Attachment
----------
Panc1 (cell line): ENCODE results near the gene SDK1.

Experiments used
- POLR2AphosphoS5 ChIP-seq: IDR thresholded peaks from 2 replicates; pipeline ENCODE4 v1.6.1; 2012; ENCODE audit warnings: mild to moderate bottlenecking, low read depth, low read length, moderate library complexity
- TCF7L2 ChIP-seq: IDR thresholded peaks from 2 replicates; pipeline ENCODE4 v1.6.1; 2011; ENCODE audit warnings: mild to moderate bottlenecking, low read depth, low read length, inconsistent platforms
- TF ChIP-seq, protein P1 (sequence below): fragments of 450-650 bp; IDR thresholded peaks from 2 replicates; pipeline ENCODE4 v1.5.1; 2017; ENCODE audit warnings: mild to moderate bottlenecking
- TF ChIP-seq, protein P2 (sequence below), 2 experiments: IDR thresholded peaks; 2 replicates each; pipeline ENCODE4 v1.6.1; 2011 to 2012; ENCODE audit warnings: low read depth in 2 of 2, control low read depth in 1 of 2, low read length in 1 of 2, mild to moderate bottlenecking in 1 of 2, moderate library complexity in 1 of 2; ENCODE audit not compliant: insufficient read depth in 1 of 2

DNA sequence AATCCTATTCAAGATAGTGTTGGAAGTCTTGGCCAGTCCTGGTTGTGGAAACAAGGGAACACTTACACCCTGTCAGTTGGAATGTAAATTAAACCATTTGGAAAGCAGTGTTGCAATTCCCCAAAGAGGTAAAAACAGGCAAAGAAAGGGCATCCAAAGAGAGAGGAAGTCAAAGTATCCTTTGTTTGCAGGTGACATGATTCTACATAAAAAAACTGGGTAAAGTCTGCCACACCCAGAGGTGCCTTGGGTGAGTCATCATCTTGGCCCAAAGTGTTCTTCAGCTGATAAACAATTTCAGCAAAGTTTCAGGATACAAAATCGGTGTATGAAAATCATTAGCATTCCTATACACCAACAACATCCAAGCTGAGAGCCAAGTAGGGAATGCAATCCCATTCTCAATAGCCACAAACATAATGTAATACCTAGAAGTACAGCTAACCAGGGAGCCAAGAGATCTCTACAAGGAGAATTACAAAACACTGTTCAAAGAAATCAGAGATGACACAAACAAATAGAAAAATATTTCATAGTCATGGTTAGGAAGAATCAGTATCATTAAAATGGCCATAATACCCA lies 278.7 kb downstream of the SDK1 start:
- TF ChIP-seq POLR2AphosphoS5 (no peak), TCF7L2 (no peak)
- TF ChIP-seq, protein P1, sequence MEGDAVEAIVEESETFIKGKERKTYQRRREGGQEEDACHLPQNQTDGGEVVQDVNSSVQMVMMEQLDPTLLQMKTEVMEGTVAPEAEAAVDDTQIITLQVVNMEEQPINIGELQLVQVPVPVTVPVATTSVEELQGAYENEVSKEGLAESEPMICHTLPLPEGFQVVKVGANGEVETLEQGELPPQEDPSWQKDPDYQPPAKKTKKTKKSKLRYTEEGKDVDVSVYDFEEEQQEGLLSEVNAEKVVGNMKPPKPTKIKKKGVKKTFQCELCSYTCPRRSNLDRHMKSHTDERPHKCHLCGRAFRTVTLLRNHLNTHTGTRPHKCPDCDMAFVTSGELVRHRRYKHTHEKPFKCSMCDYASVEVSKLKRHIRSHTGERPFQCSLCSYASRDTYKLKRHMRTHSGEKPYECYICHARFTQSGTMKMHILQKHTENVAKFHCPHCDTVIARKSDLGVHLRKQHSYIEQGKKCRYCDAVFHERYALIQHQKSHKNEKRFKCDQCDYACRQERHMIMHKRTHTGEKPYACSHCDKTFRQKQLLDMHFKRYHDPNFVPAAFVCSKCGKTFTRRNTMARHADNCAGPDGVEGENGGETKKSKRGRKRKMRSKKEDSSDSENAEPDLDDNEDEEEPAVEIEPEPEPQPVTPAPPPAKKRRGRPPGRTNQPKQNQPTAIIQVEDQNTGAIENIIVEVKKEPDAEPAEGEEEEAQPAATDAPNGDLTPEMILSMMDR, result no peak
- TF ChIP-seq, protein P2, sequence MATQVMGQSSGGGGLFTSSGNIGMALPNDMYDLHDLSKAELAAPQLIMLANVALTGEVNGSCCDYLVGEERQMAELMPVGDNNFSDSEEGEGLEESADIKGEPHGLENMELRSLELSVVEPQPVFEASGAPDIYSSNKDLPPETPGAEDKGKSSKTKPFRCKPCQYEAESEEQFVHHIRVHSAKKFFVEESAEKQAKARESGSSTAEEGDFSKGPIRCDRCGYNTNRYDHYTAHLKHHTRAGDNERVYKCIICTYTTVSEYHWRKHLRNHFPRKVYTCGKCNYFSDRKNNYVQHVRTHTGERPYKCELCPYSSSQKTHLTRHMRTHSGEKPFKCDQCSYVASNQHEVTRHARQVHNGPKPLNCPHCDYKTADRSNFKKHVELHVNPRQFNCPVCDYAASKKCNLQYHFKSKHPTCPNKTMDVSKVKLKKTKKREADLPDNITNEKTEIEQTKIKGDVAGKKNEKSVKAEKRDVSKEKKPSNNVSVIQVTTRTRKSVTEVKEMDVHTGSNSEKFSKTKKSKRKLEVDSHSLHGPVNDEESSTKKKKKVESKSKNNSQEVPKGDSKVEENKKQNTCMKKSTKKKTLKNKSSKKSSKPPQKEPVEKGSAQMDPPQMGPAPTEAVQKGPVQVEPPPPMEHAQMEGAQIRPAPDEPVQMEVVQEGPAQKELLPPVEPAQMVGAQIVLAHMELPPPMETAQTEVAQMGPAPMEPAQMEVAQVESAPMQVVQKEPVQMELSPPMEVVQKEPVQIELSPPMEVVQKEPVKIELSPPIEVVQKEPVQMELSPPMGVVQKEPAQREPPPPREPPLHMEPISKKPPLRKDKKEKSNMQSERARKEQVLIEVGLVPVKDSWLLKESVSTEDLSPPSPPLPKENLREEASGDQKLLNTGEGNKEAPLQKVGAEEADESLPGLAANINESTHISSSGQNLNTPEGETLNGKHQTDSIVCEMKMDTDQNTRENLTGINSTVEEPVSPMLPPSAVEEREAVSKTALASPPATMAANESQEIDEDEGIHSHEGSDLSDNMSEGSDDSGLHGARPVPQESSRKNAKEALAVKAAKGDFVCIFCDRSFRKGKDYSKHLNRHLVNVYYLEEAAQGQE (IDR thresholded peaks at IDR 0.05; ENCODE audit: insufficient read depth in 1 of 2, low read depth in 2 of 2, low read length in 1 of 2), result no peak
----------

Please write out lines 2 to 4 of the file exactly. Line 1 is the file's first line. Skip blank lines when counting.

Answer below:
Experiments used
- POLR2AphosphoS5 ChIP-seq: IDR thresholded peaks from 2 replicates; pipeline ENCODE4 v1.6.1; 2012; ENCODE audit warnings: mild to moderate bottlenecking, low read depth, low read length, moderate library complexity
- TCF7L2 ChIP-seq: IDR thresholded peaks from 2 replicates; pipeline ENCODE4 v1.6.1; 2011; ENCODE audit warnings: mild to moderate bottlenecking, low read depth, low read length, inconsistent platforms